ALBUQUERQUE, NM – ABC Library‘s Special Collections Library is the venue for an upcoming exhibition, “Schooling with Uncle Sam,” focused on the history of the 181 schools for military dependents located in the U.S. and throughout the world. Less than one-third (58) of one of America’s largest school systems is located in the States; the rest are spread around the world, from the Far and Middle East to Western Europe.
The exhibit, developed by the Museum of the American Military Family and Learning Center, will open on Saturday, July 11 in the Main Reading Room at the Special Collections Library at Edith and Central.
The public is invited to attend an special ceremony with a ribbon-cutting, honor guard, remarks and light refreshments on Thursday, July 16 at 5 p.m.
The massive educational system has its origins in military sponsorship of the education of the sons and daughters of the armed forces that began in the mid-19th century. Today’s sprawling system came out of post WWII when it was determined that morale would increase among Occupation soldiers if their families were with them, and that the living examples of American democracy would be influential in the defeated German and Japanese populations. Another factor in new policy was the concern over stationing the now racially integrated military in the still-segregated South.
Since 1946, when the Department of Defense opened schools for military dependents in Germany and Japan, an estimated 15 million American students have received their education/ on military installations in foreign lands. The average Department of Defense Education Agency (DODEA) student will attend four, five or even more different schools on the/ way to graduation. More than a quarter of them will enter first grade speaking a foreign language, and almost all of them will have lived in a foreign country by the time they reach the fourth grade.
With Albuquerque’s large population of active and retired military and veterans, the new exhibit will bring back memories for many area residents who themselves attended DODEA schools, or had children who attended them. The new exhibit will feature detailed information about the history and growth of the schools, anecdotes from students who attended them, and a host of artifacts that include: a 1948 report card; teachers’ guides; books on learning to speak, write and sing in the language of their new home; school flags and pennants; posters; school photos; yearbooks; athletic jackets and trophies; a high school diploma; a bison head that was worn by the varsity mascot at the Mannheim, Germany, high school; a statement from General Colin Powell, US Army, Ret.; and much more. Many of the artifacts in the exhibit are provided by the American Overseas Schools Historical Society (AOSHS), based in Wichita, Kansas.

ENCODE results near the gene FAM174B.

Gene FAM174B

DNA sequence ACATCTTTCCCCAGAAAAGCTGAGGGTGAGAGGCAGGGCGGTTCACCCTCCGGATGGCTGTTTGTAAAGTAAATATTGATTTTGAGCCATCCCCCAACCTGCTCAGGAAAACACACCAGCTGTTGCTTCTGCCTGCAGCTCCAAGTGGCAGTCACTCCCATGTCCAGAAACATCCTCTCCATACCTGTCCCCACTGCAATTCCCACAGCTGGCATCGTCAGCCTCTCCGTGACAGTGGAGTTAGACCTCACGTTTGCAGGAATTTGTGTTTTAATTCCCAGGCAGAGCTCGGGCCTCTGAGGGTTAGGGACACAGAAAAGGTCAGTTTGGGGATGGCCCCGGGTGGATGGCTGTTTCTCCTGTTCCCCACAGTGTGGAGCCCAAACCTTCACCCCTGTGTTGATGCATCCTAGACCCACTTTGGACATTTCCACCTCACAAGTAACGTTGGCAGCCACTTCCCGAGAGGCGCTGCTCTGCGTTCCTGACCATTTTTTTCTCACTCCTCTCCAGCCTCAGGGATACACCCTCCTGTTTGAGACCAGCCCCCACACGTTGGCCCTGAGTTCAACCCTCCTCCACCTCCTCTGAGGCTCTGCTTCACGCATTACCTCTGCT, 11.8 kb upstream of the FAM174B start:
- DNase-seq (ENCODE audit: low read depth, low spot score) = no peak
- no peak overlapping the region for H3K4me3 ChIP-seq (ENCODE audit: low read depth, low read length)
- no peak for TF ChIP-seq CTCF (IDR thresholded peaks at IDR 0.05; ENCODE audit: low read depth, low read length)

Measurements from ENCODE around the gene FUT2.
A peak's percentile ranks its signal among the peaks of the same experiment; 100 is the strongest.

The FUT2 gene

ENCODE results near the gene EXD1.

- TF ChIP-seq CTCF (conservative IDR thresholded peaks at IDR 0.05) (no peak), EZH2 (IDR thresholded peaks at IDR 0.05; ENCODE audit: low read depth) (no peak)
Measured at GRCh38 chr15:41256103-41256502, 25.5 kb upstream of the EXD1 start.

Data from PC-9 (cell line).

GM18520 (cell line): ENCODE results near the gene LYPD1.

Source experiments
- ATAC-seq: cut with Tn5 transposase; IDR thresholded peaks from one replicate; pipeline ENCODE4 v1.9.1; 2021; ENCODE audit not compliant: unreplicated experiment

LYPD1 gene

Details about one military kid stationed in Germany who decided that if the University of Maryland could offer evening classes for soldiers, they could do it for “military Brats, too” (an affectionate appellation chosen by the “Brats” themselves). Claire Schwan, daughter of Colonel William A. Schwan, convinced Major General Thorson that it was needed, and soon there was a two-year undergraduate program with 18 students! During its 55-year existence, the two-year European campus of the University of Maryland served more than 22,000 student as the only residential college for children of U.S. military and State Department personnel.
Circle your calendars and don’t miss this engaging exhibit that will provide a lot of information on the lives of military dependents, a number of smiles, and will add to our knowledge about a life few of us have experienced. The constant moves and changes of school, teachers, friends and cultures-all without their express consent-makes for a very challenging, but rewarding life. The stories of how these students adapted and thrived should be an inspiration to us all.
The exhibit is presented by The Museum of the American Military Family and Learning Center (MAMF), whose mission it is to collect and preserve the stories, experiences, documents, photos, and artifacts of the mothers and fathers, sons and daughters, spouses, siblings, and others who have loved and supported a member of America’s military services from Revolutionary War times to modern times. MAMF is an all-volunteer not-for-profit online entity in quest of a permanent home in Albuquerque and is launching a capital campaign to support that quest.